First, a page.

Mind the Gap: Stepping out of Time — The present moment is where all the
05 Jan 2014
We think we want to be a somebody, but the deeper drive is actually to be a nobody. That is why drug and alcohol addiction is so prevalent — we find the conceptual self too suffocating. The solution is to step out of time, and this is how it is done.
FROM EACH MOMENT radiates an entire life, giving that moment a 'living' context. Often, however, we get so caught in the moment, that the mind no longer constructs that living context, so that the moment becomes complete in itself. At times like this we are said to be 'awake' — awake to what 'is', without the construction of a time-line to frame that moment.
Moments only need to be framed, only need to be sandwiched between a past and a future, by the conceptual self (or ego) that tries to control what the moment means to it. For if moments are not co-opted to validate the conceptual self, then that illusory self can no longer be maintained. A moment untethered is free of you and me, it breaks down boundaries and dissolves separation, destroying identity. This disappearance of self can seem frightening, but it is actually deliciously natural. It happens every night in deep sleep, and perhaps when we meditate. But it also happens throughout the day when we become lost in the moment, and in that moment we feel content and complete. And when we disappear, our sense of time and continuity disappear too, which is why we feel we lose time during those moments… we skip forward to another self-moment where identity is forced back on a system that has been allowed to freely breathe in non-identity.
These form holes in our day… holes were we have ceased to be… but the mind is clever at concealing the holes just as it conceals our visual blind spots. If it were not for clocks, we might never realize that we have lost time. All of us have these moments… all of us are realized at different times… but our mental habits pull us back into conceptual self. We think we are a somebody, but the truth is that we are a nobody much more of the time than we are a somebody. It is the mind that fills in the gaps just as it does when we are at the cinema and the film rolls before our eyes one static frame after another. There is no continuity of self… most of the time we fall into the gaps between moments… we are awake most of the time… we are just not conscious of it as the mind quickly hides this truth. It reminds me of the London tube: "MIND THE GAP." Yes, minds certainly do stop us falling into the gap. But we actually gap-dwellers.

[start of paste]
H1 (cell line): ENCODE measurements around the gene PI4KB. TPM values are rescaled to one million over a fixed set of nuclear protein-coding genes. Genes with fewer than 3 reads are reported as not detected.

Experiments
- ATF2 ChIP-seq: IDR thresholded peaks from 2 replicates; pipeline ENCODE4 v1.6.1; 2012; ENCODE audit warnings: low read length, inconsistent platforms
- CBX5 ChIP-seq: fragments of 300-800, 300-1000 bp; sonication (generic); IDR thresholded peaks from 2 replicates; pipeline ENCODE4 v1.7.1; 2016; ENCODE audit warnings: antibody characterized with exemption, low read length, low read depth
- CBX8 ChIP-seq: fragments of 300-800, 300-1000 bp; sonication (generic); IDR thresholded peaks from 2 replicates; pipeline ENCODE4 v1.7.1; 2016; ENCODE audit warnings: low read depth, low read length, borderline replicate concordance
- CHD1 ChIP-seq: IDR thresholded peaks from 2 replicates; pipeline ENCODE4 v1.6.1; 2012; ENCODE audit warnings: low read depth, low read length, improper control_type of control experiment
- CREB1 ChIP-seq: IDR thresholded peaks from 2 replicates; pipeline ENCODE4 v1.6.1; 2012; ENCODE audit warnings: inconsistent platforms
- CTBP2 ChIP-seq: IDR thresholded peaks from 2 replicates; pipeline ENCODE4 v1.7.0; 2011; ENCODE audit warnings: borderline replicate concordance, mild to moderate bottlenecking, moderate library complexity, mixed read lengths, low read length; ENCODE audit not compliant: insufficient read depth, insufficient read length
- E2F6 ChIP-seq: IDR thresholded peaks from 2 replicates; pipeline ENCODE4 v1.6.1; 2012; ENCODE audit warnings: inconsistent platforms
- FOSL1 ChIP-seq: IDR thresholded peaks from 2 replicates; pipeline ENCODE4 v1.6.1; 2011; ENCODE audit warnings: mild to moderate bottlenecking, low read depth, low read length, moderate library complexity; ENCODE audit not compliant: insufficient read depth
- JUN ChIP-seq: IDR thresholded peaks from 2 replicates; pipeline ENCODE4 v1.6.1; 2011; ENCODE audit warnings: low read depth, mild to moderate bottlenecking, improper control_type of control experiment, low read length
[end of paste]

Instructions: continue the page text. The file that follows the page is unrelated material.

When we first awaken in the mornings, often we are aware of the scramble to assemble an identity. "Oh, I am a lawyer and need to get to court for 8am," or "I am a murderer and am facing another day in jail." For a second or two, the prisoner is free before he remembers that he is behind bars. Or the woman who wakes up and feels free until she remembers that he has been sentenced to death the previous week by a doctor's pronouncement of terminal cancer. What a shock to the system to suddenly confine it to a particular biography! That is what is so great about children: they can be everything and anybody in the moment… they play at identity. But for adults, identity is a serious business and you only get one of them (two or more if you are psychologically challenged). For us, it defines what we think and how we behave. And we take it SO literally.
Who is the you reading this right now? How many of your responses to what I am writing, whether you agree with it or not, is a response coloured by who you think you are… your identity? What is your past? Is it here in this moment? If so how? How is your biography present here and now?